Skip to main content

Commodore Guy R. Gaunt, British Naval Attaché in Washington, D.C., to British Admiralty


From      Naval Attache Washington.          Date 5/8/17


To        Admiralty                Recd. 8:30 A.M.

Cypher L.

16. Navy Department are asking –

A.   That all routing from American Ports be done by American Officers.

B.   All routing from Allied Ports be done by Allied Officers

C.   All routing of American vessels from neutral ports by American Consul in close touch with Allied Consuls.

D.   British officers now routing vessels from United States Ports get in touch with local Naval Commandants and do the work jointly until such time as all arrangements regarding exchange of information regarding routes have been perfected.

E.   In order that the work may be done efficiently to gain the advantage of our experience the Navy Department ask for details of our present procedure.1 2000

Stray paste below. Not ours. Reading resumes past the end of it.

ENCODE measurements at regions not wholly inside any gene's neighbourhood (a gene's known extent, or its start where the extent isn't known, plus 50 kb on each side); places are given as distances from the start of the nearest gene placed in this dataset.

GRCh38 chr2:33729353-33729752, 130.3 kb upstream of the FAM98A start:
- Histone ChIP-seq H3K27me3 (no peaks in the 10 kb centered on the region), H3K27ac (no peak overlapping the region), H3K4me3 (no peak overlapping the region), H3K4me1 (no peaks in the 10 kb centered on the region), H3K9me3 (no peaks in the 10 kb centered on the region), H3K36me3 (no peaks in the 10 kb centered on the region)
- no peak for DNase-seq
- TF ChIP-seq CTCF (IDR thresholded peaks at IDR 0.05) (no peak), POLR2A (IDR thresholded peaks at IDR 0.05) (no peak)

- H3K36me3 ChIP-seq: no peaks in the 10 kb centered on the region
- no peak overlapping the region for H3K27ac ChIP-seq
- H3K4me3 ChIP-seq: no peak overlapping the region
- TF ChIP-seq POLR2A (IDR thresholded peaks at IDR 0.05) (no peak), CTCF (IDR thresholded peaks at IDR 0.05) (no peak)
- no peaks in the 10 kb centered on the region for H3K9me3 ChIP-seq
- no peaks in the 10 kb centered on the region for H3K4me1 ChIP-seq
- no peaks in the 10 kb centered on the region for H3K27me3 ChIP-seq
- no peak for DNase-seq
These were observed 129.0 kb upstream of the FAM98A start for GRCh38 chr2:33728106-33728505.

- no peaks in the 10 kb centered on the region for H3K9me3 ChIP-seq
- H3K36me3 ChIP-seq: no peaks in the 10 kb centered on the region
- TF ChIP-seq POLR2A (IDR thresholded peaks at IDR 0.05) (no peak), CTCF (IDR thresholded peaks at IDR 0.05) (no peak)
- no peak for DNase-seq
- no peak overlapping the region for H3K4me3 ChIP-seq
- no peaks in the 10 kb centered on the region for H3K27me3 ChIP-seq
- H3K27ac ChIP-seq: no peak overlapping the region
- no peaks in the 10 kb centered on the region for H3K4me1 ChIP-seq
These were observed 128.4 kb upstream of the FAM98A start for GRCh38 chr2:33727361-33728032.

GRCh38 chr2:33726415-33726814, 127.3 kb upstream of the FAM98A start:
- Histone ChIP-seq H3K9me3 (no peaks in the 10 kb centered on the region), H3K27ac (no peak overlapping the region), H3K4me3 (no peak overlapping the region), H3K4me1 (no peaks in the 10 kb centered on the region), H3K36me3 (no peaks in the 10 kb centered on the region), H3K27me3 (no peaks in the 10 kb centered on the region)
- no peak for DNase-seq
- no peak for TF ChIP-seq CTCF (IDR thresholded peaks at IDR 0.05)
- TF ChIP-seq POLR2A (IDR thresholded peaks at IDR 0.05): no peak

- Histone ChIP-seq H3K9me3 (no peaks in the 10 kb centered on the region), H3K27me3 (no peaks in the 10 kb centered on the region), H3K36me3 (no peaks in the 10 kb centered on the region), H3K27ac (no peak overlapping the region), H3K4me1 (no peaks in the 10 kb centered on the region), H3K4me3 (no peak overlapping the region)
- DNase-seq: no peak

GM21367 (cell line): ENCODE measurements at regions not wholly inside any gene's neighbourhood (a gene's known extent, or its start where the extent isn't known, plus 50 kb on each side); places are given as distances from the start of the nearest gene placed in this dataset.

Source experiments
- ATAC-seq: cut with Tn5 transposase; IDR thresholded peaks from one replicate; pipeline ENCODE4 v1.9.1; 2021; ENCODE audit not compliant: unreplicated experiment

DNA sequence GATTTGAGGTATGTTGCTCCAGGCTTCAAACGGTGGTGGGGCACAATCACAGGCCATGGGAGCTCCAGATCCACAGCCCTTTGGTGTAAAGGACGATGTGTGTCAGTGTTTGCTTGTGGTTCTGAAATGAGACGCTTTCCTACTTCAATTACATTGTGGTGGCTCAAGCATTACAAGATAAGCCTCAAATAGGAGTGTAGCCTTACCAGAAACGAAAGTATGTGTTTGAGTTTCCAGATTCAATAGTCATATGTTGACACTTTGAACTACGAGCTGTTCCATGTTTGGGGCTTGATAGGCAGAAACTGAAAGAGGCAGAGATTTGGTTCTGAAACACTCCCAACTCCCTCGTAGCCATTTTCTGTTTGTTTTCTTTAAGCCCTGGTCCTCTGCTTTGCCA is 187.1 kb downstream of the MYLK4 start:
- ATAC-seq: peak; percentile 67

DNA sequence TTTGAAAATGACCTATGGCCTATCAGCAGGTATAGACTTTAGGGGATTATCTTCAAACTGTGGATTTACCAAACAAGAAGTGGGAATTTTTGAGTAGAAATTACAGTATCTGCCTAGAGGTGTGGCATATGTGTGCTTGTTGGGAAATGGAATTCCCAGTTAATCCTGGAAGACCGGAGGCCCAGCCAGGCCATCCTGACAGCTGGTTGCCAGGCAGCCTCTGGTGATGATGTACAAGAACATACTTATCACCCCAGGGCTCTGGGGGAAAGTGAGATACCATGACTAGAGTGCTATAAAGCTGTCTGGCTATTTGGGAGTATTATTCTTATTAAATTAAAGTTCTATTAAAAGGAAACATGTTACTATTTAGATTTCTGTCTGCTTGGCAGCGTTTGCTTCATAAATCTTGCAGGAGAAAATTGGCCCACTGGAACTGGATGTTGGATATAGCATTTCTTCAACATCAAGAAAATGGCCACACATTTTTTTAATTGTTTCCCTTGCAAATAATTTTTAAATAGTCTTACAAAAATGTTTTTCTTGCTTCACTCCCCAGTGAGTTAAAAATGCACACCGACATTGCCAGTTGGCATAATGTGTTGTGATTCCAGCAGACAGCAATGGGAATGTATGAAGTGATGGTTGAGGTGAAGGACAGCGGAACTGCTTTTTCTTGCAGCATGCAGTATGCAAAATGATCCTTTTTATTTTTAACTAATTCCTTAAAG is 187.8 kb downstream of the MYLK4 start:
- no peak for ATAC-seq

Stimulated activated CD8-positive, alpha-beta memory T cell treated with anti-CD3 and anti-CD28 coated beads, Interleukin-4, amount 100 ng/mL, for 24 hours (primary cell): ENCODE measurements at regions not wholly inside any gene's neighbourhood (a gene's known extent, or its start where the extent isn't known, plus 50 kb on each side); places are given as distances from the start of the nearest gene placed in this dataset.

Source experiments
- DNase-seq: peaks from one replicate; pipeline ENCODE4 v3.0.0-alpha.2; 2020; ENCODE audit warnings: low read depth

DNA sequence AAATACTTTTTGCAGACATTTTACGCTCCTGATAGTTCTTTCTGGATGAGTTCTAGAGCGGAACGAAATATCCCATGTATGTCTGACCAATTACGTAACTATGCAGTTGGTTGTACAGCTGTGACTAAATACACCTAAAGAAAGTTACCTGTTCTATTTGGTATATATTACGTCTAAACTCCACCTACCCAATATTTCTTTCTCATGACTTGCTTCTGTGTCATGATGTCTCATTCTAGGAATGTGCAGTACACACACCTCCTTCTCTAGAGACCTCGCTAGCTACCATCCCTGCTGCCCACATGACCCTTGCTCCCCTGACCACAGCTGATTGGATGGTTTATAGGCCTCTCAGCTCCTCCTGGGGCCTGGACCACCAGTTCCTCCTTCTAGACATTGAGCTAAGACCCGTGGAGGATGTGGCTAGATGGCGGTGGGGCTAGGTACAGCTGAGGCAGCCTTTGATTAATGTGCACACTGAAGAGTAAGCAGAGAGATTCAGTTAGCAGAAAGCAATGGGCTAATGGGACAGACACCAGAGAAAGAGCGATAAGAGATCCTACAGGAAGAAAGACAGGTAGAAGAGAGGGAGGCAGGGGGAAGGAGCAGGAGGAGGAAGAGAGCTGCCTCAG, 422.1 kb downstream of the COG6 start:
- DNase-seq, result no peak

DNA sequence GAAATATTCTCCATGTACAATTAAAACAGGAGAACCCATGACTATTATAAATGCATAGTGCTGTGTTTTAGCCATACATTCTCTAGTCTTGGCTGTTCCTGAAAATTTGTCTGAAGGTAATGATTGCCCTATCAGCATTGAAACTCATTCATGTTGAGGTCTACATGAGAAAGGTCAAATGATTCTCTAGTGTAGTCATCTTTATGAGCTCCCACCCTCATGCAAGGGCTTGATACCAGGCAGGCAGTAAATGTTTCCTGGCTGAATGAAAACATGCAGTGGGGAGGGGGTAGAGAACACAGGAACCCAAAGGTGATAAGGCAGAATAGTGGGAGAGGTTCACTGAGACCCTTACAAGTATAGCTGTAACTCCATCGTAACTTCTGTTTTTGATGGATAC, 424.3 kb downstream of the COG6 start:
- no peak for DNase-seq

Source Note: CCy, UK-KeNA, Adm. 137/655. There is a copy of this cable in DNA, RG 45, Entry 517. At the end is a list of those to whom it the copy was sent including: 1 S.L./Sir A. Wilson./D.C. (2)/Trade./D.I.D. (2).” The abbreviations stand for First Sea Lord [Adm. Sir John R. Jellicoe]/Sir A. Wilson [a retired First Sea Lord]/Convoys Division/Trade Division/Director of Intelligence Division [Capt. William E. Hall].

Footnote 1: This “knee-jerk” refusal by the Navy Department to allow the British to control convoying was part of the need to portray the war as America’s contest and not an English war. Thus, the Americans would pledge support but would also work to retain control. For a discussion of this impulse, see, Elisabeth Glaser, “Better Late than Never: The American Economic War Effort, 1917-1918, in Chickering and Förster, Great War, Total War: 397. A short time later, the United States Navy did cede responsibility to the British Admiralty to route convoys of merchantmen from the United States to Europe, retaining only control of troop ships. See: Josephus Daniels to William S. Sims, 10 June 1917; Still, Crisis at Sea: 355.

Related Content